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Crown moulding, corner blocks, lots of corners

nugentcn's Avatar

Join Date: Aug 2008
Posts: 107

08-13-10, 06:08 PM   #1  
Crown moulding, corner blocks, lots of corners

We have removed the wall between a dining room and kitchen and now have a huge expanse of ceiling. I'm doing crown moulding and have used the decorative corner blocks in a couple of other rooms and like how they look. However, this space has two floor-to-ceiling three-sided sections that jut out. These alone add an additional 8 corner blocks to what would otherwise be one large rectangle requiring four corner blocks. To make it even worse, there is a small chase within one corner. This adds another three corner blocks (there would be 14 overall). I have a few questions:

- This is a lot of corner blocks! Does it need to be an all-or-nothing ordeal (blocks in every single outside and inside corner vs. none at all with mitered corners instead)? Or is there some flexibility to put the blocks in some places and not others (e.g., blocks only in inside corners and outside corners can be mitered)?

- A couple of these protruding areas don't have much length to them, so I'd have either an inside corner very near an outside corner (chase=10 inches) or two outside corners very near each other (pantry=16 inches). Outside corner blocks are particularly bulky and this seems like it would look funny to have them so near each other. Again, is there some flexibility with where I use corner blocks vs. not or is it all-or-nothing? How is crown moulding typically done in spaces that have multiple chase-like structures that introduce many corners?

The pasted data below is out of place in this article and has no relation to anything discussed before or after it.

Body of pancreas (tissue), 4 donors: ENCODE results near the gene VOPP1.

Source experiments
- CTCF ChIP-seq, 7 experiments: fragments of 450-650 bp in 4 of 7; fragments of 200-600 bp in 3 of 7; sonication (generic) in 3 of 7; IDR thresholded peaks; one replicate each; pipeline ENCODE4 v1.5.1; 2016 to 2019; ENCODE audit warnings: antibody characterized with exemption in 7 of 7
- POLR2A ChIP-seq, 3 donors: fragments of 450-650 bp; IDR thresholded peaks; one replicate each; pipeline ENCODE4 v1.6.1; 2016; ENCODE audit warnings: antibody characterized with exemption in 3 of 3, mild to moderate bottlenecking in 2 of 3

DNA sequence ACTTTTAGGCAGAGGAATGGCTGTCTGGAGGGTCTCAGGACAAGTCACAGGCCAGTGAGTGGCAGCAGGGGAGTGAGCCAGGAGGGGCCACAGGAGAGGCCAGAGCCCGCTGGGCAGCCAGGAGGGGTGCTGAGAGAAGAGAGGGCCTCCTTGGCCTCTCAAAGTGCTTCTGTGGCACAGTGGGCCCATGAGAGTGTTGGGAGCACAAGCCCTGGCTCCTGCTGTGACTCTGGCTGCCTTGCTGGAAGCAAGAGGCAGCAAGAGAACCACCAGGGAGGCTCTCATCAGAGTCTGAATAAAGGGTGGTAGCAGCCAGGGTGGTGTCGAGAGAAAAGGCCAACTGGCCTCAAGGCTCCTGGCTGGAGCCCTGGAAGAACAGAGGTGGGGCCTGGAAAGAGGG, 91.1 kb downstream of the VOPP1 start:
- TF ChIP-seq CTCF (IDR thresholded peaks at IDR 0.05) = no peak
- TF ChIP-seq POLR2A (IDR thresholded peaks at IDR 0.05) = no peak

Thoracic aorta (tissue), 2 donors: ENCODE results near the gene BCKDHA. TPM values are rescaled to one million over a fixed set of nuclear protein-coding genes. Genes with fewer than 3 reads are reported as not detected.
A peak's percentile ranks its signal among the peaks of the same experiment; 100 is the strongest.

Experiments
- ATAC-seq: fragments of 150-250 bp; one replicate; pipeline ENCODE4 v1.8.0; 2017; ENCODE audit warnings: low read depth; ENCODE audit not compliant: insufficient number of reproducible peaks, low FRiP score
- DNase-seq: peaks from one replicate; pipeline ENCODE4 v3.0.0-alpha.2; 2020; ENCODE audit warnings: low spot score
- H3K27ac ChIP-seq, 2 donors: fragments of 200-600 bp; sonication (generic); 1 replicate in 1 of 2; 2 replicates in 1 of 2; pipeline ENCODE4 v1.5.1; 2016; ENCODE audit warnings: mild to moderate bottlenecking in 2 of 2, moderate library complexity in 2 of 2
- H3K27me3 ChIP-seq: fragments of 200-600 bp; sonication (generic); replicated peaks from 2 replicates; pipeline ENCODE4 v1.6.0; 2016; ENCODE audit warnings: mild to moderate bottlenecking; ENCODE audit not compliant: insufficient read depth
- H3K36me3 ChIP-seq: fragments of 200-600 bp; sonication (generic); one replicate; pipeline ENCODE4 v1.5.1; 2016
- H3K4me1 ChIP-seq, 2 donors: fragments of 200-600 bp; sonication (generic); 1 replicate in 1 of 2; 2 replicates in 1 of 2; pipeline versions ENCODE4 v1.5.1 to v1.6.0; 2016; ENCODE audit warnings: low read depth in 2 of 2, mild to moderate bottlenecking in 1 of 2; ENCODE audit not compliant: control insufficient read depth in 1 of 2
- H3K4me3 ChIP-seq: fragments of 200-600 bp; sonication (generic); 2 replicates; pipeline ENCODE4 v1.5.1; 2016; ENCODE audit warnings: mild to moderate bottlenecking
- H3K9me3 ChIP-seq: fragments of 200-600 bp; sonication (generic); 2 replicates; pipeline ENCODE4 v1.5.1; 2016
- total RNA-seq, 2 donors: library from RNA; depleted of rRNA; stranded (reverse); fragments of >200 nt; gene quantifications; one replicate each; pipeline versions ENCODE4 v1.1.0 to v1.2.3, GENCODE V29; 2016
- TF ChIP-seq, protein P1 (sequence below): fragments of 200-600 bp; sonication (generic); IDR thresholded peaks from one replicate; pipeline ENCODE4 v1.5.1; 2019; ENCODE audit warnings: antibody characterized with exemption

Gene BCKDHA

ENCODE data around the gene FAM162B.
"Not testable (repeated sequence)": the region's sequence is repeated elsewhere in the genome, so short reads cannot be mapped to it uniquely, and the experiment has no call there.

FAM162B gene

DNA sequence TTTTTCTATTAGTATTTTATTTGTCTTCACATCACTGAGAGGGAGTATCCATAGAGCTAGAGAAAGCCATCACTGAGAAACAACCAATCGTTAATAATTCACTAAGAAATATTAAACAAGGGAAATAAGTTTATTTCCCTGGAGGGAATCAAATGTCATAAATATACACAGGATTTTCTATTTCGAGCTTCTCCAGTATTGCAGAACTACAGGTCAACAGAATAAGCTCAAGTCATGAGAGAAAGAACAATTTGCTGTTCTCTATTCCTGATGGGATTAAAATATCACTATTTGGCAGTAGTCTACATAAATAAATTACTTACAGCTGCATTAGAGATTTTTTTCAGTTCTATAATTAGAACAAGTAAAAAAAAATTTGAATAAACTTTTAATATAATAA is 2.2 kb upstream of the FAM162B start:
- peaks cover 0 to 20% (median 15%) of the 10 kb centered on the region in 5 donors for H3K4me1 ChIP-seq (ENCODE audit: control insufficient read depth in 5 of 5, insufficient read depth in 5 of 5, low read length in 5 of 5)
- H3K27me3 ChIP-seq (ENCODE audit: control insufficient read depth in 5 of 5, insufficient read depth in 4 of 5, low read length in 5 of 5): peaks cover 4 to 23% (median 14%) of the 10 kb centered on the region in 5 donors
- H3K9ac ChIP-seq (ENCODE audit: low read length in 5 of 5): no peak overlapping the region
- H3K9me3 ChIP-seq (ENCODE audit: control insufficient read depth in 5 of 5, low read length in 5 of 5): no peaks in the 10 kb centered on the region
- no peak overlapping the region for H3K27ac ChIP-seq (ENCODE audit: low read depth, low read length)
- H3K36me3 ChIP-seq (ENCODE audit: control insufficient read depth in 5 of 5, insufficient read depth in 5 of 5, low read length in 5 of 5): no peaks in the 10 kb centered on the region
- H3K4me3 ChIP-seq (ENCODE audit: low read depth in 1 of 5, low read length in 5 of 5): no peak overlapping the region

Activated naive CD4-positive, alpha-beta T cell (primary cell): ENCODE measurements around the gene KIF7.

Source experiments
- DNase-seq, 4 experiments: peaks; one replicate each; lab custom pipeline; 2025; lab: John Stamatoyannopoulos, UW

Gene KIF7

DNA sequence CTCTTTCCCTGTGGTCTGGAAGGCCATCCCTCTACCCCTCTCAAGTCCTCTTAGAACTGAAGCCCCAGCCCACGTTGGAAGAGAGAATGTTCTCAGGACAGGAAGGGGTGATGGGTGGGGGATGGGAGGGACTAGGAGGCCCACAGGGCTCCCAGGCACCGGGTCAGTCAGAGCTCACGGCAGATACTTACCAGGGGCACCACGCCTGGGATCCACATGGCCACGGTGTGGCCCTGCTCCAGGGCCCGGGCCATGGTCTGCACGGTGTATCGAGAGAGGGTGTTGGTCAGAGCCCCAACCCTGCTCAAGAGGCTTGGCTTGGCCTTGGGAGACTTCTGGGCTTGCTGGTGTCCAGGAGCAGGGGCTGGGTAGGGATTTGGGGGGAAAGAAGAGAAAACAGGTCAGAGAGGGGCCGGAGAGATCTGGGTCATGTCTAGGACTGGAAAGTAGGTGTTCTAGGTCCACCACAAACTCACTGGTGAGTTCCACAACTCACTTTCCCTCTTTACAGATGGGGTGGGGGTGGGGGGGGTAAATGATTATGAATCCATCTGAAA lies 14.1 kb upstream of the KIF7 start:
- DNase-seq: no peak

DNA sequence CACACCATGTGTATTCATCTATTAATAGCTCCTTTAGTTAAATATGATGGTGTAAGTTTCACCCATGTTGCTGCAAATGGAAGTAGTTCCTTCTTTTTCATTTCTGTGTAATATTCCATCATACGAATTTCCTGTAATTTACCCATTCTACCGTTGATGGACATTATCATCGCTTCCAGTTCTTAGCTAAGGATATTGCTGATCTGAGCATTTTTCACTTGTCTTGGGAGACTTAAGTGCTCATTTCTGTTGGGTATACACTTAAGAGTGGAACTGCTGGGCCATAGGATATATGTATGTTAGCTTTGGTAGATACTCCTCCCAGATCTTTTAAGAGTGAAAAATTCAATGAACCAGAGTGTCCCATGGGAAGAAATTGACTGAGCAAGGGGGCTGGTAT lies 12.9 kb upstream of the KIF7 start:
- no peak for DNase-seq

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XSleeper's Avatar
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08-13-10, 09:53 PM   #2  
The only reason to use corner blocks is if you can't transition the crown on a cathedral ceiling, where the crown pitches from a flat ceiling to a vaulted one.

chandler's Avatar
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08-14-10, 05:06 AM   #3  
I agree with XSleeper. Today's compound miter saws have miter and bevel detents that allow you to cut crown laying flat rather than having to pretend you are a contortionist and do it upside down and backwards as we did years ago.
At the beginning of any crown job (even after doing it for 20 + years) I make mock up inside and outside corner pieces. One to ensure the corners are reasonably square, and two, to make sure my cut guy cuts the right angle when I call for it. I mark them LI, LO, RI, and RO, so he can hold them up to the blade.
In addition, as you have found out, corner blocks can be expensive and obtrusive when too many are used close together.

drooplug's Avatar

Join Date: Aug 2009
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08-14-10, 01:45 PM   #4  
You can do whatever you want with your corner blocks. I can't make a for sure judgment as to how well it would look without actually seeing things, but I think you will be fine to omit some of those corners. Especially since they will around small bump outs. It will be easier to add the blocks in later if you decide you don't like the way it looks than to do it the other way around.

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